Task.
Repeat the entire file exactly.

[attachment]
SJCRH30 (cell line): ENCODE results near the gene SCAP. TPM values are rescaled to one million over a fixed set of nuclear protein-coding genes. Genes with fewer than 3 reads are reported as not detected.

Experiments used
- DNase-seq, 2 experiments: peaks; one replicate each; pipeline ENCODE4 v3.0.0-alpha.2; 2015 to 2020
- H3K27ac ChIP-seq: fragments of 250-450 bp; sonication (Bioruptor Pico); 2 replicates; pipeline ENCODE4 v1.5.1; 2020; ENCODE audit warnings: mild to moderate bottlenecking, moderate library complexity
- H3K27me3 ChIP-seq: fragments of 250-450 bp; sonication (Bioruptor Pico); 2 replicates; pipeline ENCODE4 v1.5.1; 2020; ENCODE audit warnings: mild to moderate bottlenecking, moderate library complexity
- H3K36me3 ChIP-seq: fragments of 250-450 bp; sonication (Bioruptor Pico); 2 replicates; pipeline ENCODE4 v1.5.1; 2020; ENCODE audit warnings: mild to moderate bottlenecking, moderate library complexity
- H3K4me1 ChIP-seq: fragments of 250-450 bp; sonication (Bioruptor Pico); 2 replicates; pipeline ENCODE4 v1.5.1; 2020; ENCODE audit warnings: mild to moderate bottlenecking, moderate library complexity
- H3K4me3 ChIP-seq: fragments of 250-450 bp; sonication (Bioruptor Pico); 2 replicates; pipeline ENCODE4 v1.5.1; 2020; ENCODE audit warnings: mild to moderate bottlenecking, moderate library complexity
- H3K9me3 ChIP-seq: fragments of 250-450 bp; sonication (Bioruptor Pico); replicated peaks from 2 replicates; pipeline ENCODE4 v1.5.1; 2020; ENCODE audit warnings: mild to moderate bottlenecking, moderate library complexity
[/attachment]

SJCRH30 (cell line): ENCODE results near the gene SCAP. TPM values are rescaled to one million over a fixed set of nuclear protein-coding genes. Genes with fewer than 3 reads are reported as not detected.

Experiments used
- DNase-seq, 2 experiments: peaks; one replicate each; pipeline ENCODE4 v3.0.0-alpha.2; 2015 to 2020
- H3K27ac ChIP-seq: fragments of 250-450 bp; sonication (Bioruptor Pico); 2 replicates; pipeline ENCODE4 v1.5.1; 2020; ENCODE audit warnings: mild to moderate bottlenecking, moderate library complexity
- H3K27me3 ChIP-seq: fragments of 250-450 bp; sonication (Bioruptor Pico); 2 replicates; pipeline ENCODE4 v1.5.1; 2020; ENCODE audit warnings: mild to moderate bottlenecking, moderate library complexity
- H3K36me3 ChIP-seq: fragments of 250-450 bp; sonication (Bioruptor Pico); 2 replicates; pipeline ENCODE4 v1.5.1; 2020; ENCODE audit warnings: mild to moderate bottlenecking, moderate library complexity
- H3K4me1 ChIP-seq: fragments of 250-450 bp; sonication (Bioruptor Pico); 2 replicates; pipeline ENCODE4 v1.5.1; 2020; ENCODE audit warnings: mild to moderate bottlenecking, moderate library complexity
- H3K4me3 ChIP-seq: fragments of 250-450 bp; sonication (Bioruptor Pico); 2 replicates; pipeline ENCODE4 v1.5.1; 2020; ENCODE audit warnings: mild to moderate bottlenecking, moderate library complexity
- H3K9me3 ChIP-seq: fragments of 250-450 bp; sonication (Bioruptor Pico); replicated peaks from 2 replicates; pipeline ENCODE4 v1.5.1; 2020; ENCODE audit warnings: mild to moderate bottlenecking, moderate library complexity